The Anatomy of Metroid: VI. The six-billion dollar woman

Metroid did a lot of really innovative and interesting things for a game of its genre and period, but perhaps the most important idea it brought to the table was the concept of power-up permanence. Samus didn’t simply collect items that made her more powerful; once she acquired them, she kept them. The only impermanent additions to her arsenal were her beam modifiers and her Missiles. The Ice Beam and Wave Beam could be swapped for one another if you ran back to collect the replacement, while Missiles were a limited, expendable resource — yet even then, upgrades permanently increased her Missile carrying capacity, and enemies would drop bits of energy to allow Samus to recharge her Missile tally.


The concept of collecting gear to permanently boost your avatar’s abilities didn’t begin with Metroid, of course. Role-playing games had it more or less from the start. So did adventure games like Zork. Even action-RPG hybrids like The Legend of Zelda (which launched a few months before Metroid) and Tower of Druaga drew on the concept of equipment and left you far more powerful at the game’s end than at the beginning.

For a platform-style side-scrolling action game, however, this sort of permanence hadn’t really been explored before. For starters, the side-scroller had only gotten its proper kick-off about a year before, so the games that Super Mario Bros. inspired were only beginning to come to market around the time Metroid launched. But more to the point, that particular style of game still existed within an arcade-oriented mindset. They were meant to be brief, exciting, challenging adventures. Metroid, on the other hand, beckoned players with a huge, interconnected labyrinth that eschewed multiple stages in favor of a few regions that heroine Samus Aran could freely traverse provided she had the proper tools for the job. While Metroid didn’t scrimp on its challenge level, the challenge that it presented was a different sort than action games normally went in for.

Thus the standard ephemeral power-ups established by Pac-Man‘s energizer pellets and Donkey Kong‘s mallets would have been a poor fit for the needs of Metroid. Its world possessed a level of persistence unusual for that style of game, with scenery designed to be explored and covered repeatedly rather than dashed through in a linear rush to the end. So when Samus acquired a new power, she kept it.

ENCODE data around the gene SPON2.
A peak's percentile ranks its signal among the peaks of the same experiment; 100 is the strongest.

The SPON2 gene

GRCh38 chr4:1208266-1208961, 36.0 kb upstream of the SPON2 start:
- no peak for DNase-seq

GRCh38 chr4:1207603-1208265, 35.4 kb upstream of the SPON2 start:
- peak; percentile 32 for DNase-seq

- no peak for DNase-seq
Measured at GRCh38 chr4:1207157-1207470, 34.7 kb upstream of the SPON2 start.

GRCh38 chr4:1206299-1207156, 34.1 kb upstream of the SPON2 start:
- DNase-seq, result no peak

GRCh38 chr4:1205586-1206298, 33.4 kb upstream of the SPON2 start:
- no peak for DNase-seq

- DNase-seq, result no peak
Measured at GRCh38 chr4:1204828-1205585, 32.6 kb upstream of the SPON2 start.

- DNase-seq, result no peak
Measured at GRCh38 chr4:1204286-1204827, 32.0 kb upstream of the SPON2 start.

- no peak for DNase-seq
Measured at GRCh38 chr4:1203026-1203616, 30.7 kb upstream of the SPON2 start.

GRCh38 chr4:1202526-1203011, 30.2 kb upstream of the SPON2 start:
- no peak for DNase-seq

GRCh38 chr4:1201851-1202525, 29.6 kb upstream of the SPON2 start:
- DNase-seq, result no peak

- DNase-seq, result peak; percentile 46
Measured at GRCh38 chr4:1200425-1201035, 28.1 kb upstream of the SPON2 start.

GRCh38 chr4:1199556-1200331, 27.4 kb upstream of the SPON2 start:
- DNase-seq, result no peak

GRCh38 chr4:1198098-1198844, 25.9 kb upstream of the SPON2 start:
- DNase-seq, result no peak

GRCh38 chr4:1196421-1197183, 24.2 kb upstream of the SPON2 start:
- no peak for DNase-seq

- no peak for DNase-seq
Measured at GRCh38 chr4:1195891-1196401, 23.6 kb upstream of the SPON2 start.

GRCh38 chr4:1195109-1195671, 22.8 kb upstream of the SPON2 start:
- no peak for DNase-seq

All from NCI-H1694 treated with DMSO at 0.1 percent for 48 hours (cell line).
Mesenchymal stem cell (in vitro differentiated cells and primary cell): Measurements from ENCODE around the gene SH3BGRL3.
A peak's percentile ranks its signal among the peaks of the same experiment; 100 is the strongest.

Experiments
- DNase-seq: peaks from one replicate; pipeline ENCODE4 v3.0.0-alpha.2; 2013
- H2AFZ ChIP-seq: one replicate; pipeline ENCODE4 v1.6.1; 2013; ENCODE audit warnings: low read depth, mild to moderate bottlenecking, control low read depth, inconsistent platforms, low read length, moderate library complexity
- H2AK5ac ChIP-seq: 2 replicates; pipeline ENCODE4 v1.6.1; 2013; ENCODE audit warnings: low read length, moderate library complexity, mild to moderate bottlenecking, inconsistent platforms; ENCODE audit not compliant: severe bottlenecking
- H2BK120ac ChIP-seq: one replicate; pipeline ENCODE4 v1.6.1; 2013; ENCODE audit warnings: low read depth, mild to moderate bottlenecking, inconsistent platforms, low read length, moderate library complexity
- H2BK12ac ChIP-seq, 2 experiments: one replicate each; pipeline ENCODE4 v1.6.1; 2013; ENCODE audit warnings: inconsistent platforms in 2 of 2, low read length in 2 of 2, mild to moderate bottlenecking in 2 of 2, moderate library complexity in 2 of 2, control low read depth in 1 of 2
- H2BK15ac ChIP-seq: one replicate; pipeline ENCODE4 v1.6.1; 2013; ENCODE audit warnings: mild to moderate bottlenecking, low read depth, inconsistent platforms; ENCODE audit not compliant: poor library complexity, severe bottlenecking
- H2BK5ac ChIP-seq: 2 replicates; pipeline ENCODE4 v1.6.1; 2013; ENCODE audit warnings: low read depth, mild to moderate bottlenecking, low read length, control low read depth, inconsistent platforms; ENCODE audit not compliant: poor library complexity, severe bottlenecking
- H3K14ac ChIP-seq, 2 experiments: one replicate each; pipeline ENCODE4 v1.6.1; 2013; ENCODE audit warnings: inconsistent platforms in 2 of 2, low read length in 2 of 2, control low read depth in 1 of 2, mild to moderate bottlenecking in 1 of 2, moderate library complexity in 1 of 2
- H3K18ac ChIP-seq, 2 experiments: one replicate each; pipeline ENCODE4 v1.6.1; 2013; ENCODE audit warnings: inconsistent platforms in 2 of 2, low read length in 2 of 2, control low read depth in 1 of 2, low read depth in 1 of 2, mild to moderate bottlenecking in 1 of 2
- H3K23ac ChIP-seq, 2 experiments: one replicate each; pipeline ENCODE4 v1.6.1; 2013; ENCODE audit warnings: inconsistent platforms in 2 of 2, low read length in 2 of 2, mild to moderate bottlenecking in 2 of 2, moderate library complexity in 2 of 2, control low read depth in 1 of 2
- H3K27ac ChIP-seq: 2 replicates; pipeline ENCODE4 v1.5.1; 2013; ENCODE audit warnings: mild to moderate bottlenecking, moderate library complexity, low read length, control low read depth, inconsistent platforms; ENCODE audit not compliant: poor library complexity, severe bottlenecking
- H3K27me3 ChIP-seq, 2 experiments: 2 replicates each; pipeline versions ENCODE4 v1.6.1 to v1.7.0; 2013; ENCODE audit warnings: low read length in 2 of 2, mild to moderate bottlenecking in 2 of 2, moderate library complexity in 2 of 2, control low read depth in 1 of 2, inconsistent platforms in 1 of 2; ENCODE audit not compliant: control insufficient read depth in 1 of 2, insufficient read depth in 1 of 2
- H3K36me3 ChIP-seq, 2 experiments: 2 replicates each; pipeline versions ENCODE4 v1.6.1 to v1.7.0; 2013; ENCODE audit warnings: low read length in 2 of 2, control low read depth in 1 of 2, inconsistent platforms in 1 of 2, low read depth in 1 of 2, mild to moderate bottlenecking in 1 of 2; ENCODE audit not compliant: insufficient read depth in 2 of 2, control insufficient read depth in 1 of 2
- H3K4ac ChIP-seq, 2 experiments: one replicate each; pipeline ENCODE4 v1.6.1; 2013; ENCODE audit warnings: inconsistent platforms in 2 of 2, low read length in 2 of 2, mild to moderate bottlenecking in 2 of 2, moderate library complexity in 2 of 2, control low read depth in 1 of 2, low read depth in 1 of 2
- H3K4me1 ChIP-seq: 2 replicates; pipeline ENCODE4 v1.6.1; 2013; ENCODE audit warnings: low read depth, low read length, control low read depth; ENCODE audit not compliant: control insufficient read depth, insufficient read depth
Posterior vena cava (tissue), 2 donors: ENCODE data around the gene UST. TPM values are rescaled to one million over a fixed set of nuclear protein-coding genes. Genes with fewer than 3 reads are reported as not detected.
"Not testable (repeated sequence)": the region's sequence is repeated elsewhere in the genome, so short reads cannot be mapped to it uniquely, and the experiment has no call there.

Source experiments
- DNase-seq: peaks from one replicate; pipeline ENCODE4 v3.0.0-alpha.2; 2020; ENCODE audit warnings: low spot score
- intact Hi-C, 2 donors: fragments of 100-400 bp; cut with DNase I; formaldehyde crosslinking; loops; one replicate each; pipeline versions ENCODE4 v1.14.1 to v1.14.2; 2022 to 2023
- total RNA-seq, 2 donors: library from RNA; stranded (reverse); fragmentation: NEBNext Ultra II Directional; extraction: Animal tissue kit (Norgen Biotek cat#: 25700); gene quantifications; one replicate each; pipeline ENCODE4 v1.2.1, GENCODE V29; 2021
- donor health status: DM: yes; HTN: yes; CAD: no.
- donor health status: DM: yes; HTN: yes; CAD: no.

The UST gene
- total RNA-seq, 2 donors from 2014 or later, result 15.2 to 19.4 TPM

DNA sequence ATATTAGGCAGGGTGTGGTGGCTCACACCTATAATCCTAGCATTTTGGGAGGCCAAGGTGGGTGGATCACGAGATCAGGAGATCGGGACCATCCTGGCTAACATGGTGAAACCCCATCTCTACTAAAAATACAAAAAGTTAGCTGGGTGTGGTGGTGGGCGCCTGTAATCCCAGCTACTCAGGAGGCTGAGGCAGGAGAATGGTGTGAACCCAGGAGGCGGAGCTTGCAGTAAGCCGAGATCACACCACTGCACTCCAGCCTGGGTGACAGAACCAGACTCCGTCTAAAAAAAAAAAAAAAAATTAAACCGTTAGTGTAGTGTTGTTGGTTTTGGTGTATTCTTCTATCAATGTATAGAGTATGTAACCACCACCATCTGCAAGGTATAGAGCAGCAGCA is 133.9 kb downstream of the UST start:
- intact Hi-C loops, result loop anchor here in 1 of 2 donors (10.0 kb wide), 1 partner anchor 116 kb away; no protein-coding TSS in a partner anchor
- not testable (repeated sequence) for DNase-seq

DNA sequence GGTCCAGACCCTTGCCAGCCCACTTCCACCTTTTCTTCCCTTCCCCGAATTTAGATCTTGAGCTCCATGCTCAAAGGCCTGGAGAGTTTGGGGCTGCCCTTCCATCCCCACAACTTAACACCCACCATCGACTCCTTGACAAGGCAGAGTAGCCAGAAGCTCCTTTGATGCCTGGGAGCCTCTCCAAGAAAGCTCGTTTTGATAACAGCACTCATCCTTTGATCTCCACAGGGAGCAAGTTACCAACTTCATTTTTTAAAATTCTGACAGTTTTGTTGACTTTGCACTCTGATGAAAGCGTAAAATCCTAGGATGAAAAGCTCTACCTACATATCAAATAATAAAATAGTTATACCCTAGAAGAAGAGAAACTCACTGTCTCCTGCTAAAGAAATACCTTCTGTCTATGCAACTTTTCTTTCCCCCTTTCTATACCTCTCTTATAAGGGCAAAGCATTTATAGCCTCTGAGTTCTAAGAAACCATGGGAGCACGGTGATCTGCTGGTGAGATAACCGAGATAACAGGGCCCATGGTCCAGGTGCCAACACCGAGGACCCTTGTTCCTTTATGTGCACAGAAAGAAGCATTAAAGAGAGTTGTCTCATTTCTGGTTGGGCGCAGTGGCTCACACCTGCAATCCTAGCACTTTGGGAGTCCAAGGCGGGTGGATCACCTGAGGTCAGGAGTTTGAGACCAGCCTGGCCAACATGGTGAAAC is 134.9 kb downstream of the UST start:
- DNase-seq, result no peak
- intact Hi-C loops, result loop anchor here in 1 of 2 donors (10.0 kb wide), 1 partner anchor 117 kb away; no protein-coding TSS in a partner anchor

Even more impressively, Samus’ add-ons didn’t just modestly tweak her combat capabilities, they multiplied her strength considerably. The fragile little soldier at the beginning of the game, with that sad little short-distance beam and nothing to her name but 30 points of health, became a deadly dervish of offensive power by the end. Even Samus’ body itself becomes a weapon with the correct weapon equipped.

What I find most interesting about Samus’ gear is that it becomes so seamless. Despite its scope and complexity, Metroid doesn’t include a sub-screen. There’s no in-game map (and I do wish that I still had the stunningly amazing graph paper maps I created for the game back in the day), and you can’t juggle inventory. Besides the Ice and Wave Beams, Samus’ powers are cumulative, each stacking on the other. And nearly every ability she gains increases both her combat efficacy and her ability to navigate Zebes’ rocky chambers — only a few do only one or the other.


I’ve written about the Bombs, Ice Beam, and Missiles already, as they serve as the fulcrum for Samus’ exploration. The other abilities she can collect throughout the course of her adventure, though technically optional, can be just as useful. The High Jump boots make the game massively easier, not only because they allow easier traversal of the game world without requiring the Ice Beam, but also because they allow you to leap out of certain lava pits (such as the sides of Kraid’s chamber) that the sticky liquid physics prevent you from clearing on your own. The Energy Tank secretly hidden in the wall of Kraid’s room is pretty much impossible to collect without High Jump, and I can’t imagine trying to navigate the final escape sequence without them.


The Varia is actually the most difficult item to acquire in the entire game. Unless you’re very clever or simply abuse a bug, you need the Maru-Mari, the Bomb, High Jump, and the Ice Beam in order to reach the room where the Varia is hidden. (It is possible to get there legitimately without High Jump by drawing the Waver in the lower part of the room into the hidden upper chamber and freezing it to use as a stepping stone. But it’s a lot of trouble.)

This complexity is justified by the fact that the Varia doubles Samus’ survivability, reducing the impact of enemy attacks by 50%. It essentially doubles your health, and clearing the Mother Brain’s lair at the very end of the game without the Varia is a truly difficult task. It can be done, though, and if you’re good enough you’ll learn that Samus’ natural hair color when she’s out of her suit is brown, not green, as seen in the screen above — the Varia turns it green, the way it turns her yellow space suit white. This is one of my favorite little details of the game, the fact that Samus has a different color palette for completing an experts-only task that few would ever attempt. Once you acquire the Varia, you keep it forever, even in replays, meaning you have to finish the game quickly without the Varia to be able to see her true hair color.

Before there were Platinum Trophies and 200-Gamer Point Achievements, there was brunette Samus.